Santa Monica’s Westside School of Ballet will pay homage to the spirit of its founder on Saturday when it presents its Spring Performance at Pepperdine’s Smothers Theatre. Founded by the late Yvonne Mounsey, the company will be honoring her memory with an extraordinary performance of New York City Ballet founder George Balanchine’s classic “Elegy,” a movement from his ballet “Serenade.”

The Balanchine Trust does not often give non-professional companies permission to stage his works, but Mounsey was one of Balanchine’s first ballerinas. In 1949, the great ballet master approached her, saying that he was going to start a new company and wondered if she would like to be a part of it. He didn’t have to ask twice.

The company would become the famed New York City Ballet. Mounsey danced for Balanchine for ten years, including in a revival of “Serenade,” a ballet that became one of the company’s signature repertory works.

“We have a great relationship with the Balanchine Foundation,” Westside Ballet’s Executive Director Allegra Clegg said. “Because we really have a premium pre-professional company, they embrace us and we’re so grateful!”

“Serenade” was the first original ballet Balanchine created (in 1934) in America, danced to Tschaikovsky’s “Serenade for Strings in C.” Westside will be performing the dramatic “Elegy” movement, famous for staging 28 dancers in blue costumes against a blue background. Originating it as a lesson in stage technique, Balanchine worked unexpected rehearsal events into the choreography. When one student fell, he incorporated the slip-up. Another day, a student arrived late, and this too became part of the ballet.

The Balanchine Trust permits only 10 people around the world to stage Balanchine ballets. Patricia Neary, who was a principal dancer with the New York City Ballet, has donated her time to choreograph the Westside company, matching the Trust’s donation of the rights to the piece. Clegg said the extraordinary generosity was an honor to Mounsey, who was her mother.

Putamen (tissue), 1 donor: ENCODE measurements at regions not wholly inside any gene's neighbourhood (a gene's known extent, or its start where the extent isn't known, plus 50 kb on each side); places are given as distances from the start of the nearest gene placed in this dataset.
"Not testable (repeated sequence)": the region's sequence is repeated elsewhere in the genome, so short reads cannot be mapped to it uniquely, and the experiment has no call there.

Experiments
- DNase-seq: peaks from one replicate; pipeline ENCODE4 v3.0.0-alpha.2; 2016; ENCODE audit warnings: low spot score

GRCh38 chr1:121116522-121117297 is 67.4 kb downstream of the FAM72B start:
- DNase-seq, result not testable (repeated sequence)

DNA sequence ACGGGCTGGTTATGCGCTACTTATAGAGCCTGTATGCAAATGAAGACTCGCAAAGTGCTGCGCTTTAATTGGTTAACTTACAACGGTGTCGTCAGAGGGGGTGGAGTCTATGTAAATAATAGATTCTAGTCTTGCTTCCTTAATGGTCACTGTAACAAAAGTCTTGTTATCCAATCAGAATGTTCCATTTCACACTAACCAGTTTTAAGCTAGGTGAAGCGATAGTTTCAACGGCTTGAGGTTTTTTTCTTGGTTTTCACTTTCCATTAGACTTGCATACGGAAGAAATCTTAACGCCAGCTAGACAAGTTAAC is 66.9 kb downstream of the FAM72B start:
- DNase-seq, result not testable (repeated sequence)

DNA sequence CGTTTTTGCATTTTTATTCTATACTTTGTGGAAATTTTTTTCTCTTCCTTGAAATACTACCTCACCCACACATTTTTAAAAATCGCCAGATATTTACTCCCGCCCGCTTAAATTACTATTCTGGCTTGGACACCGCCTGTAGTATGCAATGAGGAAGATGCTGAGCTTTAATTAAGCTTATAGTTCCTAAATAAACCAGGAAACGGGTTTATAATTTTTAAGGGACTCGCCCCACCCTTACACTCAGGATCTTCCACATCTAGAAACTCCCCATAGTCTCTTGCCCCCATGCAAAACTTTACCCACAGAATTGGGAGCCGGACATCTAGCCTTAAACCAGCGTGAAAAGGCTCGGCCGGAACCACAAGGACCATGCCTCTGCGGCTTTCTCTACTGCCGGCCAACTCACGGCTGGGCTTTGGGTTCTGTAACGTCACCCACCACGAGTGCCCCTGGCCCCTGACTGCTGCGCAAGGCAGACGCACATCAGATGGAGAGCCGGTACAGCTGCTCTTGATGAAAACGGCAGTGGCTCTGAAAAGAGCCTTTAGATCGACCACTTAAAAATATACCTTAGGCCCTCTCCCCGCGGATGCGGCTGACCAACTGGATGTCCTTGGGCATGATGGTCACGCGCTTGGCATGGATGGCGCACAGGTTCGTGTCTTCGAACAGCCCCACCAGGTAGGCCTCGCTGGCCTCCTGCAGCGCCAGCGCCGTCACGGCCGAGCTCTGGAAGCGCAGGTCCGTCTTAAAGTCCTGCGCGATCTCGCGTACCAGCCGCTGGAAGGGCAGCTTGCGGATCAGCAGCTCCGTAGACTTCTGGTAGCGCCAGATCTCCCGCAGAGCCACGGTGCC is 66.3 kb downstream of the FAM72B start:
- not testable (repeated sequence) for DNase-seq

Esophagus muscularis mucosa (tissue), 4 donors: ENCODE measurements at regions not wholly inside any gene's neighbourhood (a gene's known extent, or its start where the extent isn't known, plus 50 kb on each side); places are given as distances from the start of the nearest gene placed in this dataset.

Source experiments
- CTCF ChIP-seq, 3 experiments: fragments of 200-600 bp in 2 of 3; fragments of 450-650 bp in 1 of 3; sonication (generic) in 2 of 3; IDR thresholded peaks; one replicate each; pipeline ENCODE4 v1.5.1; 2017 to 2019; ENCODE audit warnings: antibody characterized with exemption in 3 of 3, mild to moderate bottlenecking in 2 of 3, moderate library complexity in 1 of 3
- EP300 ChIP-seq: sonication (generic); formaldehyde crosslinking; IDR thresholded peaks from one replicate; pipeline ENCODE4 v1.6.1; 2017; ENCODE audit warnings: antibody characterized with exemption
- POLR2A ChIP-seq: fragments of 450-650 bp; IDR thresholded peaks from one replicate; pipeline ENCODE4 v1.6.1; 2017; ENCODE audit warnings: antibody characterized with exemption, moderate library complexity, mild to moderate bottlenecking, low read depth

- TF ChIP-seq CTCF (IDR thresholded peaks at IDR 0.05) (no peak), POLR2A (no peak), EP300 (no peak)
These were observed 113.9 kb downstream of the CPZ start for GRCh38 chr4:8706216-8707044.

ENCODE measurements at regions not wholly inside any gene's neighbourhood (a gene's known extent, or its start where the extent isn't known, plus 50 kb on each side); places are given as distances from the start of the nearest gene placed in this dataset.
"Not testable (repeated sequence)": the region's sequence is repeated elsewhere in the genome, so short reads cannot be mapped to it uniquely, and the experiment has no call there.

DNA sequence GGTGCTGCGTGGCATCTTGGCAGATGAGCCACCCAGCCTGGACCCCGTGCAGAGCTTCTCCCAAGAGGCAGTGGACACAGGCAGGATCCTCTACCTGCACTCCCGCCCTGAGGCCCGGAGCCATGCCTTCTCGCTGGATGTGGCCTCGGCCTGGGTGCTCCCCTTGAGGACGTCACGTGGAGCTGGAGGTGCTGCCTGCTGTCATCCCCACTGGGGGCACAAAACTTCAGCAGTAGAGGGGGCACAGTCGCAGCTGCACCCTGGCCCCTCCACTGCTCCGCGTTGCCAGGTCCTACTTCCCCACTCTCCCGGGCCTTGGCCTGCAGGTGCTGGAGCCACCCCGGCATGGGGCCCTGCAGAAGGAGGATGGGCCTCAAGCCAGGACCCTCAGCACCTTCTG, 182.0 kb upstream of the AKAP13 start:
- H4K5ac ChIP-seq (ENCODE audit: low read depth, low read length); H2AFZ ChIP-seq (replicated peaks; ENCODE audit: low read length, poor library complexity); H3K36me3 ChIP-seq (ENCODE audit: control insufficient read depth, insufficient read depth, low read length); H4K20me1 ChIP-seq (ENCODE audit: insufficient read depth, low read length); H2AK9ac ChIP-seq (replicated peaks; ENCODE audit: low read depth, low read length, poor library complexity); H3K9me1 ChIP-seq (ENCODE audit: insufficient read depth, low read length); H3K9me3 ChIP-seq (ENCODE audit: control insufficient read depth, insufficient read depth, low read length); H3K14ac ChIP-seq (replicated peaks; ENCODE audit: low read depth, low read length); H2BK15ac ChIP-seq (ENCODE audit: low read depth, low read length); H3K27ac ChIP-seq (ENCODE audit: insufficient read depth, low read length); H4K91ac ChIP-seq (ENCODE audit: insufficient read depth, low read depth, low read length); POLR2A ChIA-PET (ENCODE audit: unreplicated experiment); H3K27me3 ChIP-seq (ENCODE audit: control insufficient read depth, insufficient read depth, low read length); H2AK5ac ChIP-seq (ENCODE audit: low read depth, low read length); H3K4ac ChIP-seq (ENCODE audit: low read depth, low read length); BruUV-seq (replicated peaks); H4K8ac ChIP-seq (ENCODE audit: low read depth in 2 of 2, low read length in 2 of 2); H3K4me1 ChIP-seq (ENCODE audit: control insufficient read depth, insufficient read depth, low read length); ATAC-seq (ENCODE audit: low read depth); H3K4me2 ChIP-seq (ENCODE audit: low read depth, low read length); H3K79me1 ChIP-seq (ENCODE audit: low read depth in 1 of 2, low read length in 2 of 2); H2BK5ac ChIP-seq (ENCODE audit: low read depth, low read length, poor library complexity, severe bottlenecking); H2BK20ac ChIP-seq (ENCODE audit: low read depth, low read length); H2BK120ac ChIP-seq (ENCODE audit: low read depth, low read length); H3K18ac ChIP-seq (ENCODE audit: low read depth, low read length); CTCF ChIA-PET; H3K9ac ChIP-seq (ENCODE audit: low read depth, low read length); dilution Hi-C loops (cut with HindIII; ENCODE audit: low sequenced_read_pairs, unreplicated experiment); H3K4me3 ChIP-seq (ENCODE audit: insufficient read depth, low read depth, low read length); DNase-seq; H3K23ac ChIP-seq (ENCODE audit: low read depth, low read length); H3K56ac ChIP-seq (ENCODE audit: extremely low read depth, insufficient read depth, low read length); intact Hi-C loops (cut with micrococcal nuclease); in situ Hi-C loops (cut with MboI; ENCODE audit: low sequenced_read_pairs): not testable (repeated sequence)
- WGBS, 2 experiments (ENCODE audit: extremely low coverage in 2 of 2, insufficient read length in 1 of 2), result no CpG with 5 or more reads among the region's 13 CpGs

“My mother choreographed a piece called ‘Classical Symphony’ as an homage to Balanchine,” Clegg said. “We are also offering that as part of the program.”

To enhance the step-backin- time quality of “Serenade,” Westside will be using some of the components of the original ballet’s costumes.

“After she died, I was going through her things and found the original Barbara Karinska costumes in a trunk my mother used to travel the world with,” Clegg said. “Karinska was sort of the Edith Head of ballet. Balanchine had given the costumes to Mom. The bodices are too fragile to use, but our dancers will be wearing the skirts.”

Lucia Connolly is 15 years old and has been dancing with Westside since she was five. She is one of the featured dancers in “Elegy” and said that Mounsey’s training was always very strong technically, preparing her for the hard work of a Balanchine piece.

“‘Elegy’ is hard to do physically, but it’s also really emotionally taxing,” Connolly said. “It’s very dramatic. I get carried offstage at the end like a sort of angel. This part really spoke to me.”

Connolly was also delighted to know that she has a link to the original company costumes.

“When they found the costumes, there were still tags attached to them, saying which famous ballerina had worn them,” Connolly said. “They even had the costume for Dewdrop from an early ‘Nutcracker!’”

Clegg is thrilled to be honoring the memory of her mother with this performance.

“She was so passionate about ballet,” Clegg said. “A big part of Westside is the great life lessons she gave along with her instruction. It was not just about dance. She said you had to be a good person, you had to give 110 percent, be happy, have a good attitude.

“This is injecting a whole new energy into Westside,” she continued. “We operate at a huge deficit because we want to keep the ticket prices so low. My mother believed that everyone in the community should have access to dance.”

Westside Ballet of Santa Monica’s Spring Performance Series will be performed Saturday, May 18, at the Smothers Theatre at Pepperdine University. Tickets may be purchased at the door. For more information, visit the website

(1) comment

Max Howitt

WOW! That lace dress is sweet one, but it seems that she is performing naked in this performance. The au top essay writing services strictly blocks these shows, because they believe these things can spoil the youth brains. Why such shit the media like to share with all?

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